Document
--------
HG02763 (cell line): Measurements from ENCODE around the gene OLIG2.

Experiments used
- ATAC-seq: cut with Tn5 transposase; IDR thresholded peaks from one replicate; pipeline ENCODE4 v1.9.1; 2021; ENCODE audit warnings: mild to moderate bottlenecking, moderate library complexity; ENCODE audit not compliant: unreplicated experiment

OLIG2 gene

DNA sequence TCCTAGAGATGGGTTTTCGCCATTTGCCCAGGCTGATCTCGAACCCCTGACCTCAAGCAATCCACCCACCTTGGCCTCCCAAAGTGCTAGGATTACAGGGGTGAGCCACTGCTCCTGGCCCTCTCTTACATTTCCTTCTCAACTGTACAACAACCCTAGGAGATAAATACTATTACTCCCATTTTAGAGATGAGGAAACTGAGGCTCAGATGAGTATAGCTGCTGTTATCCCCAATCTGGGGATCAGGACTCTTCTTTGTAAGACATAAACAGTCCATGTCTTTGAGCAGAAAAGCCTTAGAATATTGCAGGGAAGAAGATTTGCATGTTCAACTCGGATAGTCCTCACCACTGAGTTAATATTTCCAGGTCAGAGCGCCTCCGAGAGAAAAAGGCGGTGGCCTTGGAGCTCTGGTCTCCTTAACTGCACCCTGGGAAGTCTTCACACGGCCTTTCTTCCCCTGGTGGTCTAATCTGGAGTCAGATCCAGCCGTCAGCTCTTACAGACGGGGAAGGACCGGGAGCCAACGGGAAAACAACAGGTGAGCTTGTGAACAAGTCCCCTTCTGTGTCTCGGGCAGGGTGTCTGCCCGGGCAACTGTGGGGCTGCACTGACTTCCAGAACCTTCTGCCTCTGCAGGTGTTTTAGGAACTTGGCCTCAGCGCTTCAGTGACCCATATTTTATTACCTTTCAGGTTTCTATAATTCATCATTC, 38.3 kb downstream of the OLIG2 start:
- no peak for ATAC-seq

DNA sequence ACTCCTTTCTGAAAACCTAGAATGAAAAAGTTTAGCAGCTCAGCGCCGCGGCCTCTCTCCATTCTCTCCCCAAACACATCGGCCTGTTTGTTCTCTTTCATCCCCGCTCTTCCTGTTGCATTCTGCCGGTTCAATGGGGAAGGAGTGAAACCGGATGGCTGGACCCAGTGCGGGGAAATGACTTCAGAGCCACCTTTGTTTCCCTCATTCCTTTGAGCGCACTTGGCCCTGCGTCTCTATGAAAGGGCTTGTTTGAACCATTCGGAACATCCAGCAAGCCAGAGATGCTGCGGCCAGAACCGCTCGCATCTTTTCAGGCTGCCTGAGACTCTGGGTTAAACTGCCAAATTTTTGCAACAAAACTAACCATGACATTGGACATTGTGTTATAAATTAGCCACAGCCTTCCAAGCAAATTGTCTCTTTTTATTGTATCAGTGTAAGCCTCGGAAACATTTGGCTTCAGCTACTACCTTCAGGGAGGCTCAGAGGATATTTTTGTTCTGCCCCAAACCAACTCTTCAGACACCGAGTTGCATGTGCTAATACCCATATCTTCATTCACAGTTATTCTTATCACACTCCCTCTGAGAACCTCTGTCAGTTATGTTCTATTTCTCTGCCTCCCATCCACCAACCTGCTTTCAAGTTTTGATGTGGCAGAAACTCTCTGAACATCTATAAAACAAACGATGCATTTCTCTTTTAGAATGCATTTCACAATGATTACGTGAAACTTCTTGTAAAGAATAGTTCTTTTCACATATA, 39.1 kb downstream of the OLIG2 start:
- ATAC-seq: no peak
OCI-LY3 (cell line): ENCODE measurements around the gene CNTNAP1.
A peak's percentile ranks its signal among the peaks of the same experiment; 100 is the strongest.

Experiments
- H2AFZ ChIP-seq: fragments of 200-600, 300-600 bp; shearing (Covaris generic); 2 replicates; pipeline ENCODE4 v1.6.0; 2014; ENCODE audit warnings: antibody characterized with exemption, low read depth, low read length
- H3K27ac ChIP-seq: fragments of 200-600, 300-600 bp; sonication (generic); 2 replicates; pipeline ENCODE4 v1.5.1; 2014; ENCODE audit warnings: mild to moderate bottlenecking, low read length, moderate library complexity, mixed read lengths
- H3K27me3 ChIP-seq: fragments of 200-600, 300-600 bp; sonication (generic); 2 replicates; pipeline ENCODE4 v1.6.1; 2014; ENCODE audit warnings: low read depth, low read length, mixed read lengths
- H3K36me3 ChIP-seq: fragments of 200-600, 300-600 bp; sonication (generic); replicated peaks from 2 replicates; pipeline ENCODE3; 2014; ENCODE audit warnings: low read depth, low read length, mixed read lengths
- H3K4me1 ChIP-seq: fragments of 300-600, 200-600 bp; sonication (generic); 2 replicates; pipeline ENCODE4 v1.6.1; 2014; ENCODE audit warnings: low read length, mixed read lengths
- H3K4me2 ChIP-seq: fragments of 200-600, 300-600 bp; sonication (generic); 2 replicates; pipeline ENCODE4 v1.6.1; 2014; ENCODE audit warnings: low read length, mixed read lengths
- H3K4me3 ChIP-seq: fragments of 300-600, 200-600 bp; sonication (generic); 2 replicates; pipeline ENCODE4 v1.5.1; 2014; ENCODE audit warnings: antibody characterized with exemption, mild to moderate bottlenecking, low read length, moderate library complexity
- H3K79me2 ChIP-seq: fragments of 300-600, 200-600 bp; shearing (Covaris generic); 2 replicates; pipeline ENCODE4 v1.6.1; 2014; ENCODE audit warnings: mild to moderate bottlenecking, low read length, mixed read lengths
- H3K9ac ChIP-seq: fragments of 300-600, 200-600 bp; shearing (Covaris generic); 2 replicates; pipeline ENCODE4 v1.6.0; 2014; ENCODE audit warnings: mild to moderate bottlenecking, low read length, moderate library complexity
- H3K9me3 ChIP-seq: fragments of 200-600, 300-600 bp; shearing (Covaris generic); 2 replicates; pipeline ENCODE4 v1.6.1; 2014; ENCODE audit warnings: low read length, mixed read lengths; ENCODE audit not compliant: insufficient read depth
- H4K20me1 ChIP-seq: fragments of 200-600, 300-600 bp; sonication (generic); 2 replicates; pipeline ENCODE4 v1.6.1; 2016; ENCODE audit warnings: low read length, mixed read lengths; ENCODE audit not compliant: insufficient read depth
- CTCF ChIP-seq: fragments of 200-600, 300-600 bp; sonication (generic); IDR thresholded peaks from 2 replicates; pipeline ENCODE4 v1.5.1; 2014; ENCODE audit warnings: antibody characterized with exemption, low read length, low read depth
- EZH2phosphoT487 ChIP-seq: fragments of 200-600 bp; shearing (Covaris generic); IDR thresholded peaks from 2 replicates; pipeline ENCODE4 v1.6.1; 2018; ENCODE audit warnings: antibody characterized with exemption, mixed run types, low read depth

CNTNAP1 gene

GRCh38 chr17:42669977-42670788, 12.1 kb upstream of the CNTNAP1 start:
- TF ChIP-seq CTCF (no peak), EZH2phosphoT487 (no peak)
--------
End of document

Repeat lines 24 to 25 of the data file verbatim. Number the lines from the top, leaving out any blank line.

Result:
- EZH2phosphoT487 ChIP-seq: fragments of 200-600 bp; shearing (Covaris generic); IDR thresholded peaks from 2 replicates; pipeline ENCODE4 v1.6.1; 2018; ENCODE audit warnings: antibody characterized with exemption, mixed run types, low read depth

CNTNAP1 gene